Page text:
2000 GMC Safari Reviews
Safari is a twin to the Chevrolet Astro, and both date to 1985. Safari and Astro are available as passenger vans and cargo models and with either standard rear-wheel drive or optional all-wheel drive.
General Motors rushed these truck-based vehicles to market 15 years ago in response to Chryslers pace-setting front-wheel-drive minivans. GM later fielded front-drive minivans of its own but kept the Safari and Astro on the roster.
Safari comes in a single size, 190 inches long, with a sliding door on the passenger side. A driver-side slider is not available. Two types of rear doors are available. Dual swing-out doors are standard, and unique Dutch doors with a flip-up rear window and swing-out lower doors are optional. The Dutch doors include a defogger for the window. The standard swing-out doors have windows but no defogger.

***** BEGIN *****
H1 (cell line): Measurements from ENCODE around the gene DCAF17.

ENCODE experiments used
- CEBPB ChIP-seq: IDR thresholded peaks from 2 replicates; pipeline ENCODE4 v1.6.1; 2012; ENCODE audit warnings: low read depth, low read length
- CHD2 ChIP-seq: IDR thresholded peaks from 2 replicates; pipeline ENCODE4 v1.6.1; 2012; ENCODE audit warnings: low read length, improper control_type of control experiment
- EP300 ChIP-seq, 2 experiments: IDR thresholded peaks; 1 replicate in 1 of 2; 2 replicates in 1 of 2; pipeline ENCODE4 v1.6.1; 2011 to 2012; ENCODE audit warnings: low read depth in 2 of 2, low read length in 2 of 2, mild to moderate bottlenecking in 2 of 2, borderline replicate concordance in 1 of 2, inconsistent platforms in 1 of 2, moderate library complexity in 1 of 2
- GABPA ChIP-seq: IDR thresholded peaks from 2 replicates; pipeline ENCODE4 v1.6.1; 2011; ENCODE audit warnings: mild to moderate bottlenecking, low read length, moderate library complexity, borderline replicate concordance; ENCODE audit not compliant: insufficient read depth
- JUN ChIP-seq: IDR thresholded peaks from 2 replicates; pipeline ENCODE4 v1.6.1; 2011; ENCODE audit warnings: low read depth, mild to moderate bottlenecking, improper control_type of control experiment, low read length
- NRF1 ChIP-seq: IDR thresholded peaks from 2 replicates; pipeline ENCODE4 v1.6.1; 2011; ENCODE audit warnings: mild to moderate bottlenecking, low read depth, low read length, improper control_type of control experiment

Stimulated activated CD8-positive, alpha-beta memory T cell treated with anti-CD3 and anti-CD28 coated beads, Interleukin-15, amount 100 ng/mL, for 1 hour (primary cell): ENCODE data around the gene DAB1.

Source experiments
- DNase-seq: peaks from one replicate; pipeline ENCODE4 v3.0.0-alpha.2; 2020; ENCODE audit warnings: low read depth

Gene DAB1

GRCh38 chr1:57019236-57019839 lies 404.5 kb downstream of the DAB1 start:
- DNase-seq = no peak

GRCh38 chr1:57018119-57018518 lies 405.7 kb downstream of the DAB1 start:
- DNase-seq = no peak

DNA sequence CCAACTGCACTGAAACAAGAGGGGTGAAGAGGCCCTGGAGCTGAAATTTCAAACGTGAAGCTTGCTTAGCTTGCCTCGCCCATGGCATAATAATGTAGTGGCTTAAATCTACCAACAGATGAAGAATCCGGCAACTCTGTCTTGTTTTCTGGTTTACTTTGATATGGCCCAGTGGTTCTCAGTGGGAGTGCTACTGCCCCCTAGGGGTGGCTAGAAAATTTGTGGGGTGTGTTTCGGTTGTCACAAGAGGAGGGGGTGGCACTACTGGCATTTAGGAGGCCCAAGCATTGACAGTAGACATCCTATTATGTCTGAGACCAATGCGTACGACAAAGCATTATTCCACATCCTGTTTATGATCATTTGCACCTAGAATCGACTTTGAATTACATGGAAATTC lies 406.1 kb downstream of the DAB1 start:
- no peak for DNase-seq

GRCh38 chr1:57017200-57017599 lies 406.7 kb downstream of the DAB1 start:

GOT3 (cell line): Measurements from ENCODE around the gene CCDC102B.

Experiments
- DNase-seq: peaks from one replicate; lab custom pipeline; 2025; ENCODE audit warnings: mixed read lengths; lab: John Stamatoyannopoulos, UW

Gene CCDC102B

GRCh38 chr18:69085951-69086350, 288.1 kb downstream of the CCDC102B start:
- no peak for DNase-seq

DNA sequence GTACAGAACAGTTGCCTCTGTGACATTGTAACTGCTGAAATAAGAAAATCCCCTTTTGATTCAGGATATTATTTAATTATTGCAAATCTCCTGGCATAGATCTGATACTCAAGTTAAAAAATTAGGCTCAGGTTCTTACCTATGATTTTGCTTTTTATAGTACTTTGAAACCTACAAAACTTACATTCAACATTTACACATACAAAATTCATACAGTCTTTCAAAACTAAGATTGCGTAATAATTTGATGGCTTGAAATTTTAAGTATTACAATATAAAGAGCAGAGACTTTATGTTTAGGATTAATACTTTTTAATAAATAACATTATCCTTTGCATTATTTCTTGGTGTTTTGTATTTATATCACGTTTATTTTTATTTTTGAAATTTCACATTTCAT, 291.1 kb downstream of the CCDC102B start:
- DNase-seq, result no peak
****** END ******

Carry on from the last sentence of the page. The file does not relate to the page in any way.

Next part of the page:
Seats for eight are standard on passenger models, and all but the front bucket seats are removable. The middle and rear seats are three-place benches. Optional seven-passenger seating replaces the middle bench with two bucket seats.
Cargo models are limited to two front bucket seats. Maximum cargo volume is 170 cubic feet behind the front buckets.
Under the Hood
A 190-horsepower 4.3-liter V-6 and a four-speed automatic transmission are standard across the board. The optional all-wheel-drive system automatically transfers power to the front wheels as needed to maintain traction.
Antilock brakes that operate on all four wheels are standard. Safari has a payload of 1,685 pounds and can tow trailers up to 6,000 pounds.
Safari is a good choice for those who need a beast of burden for hauling and towing, but car-based front-drive minivans are more comfortable, easier to get in and out of, and more economical.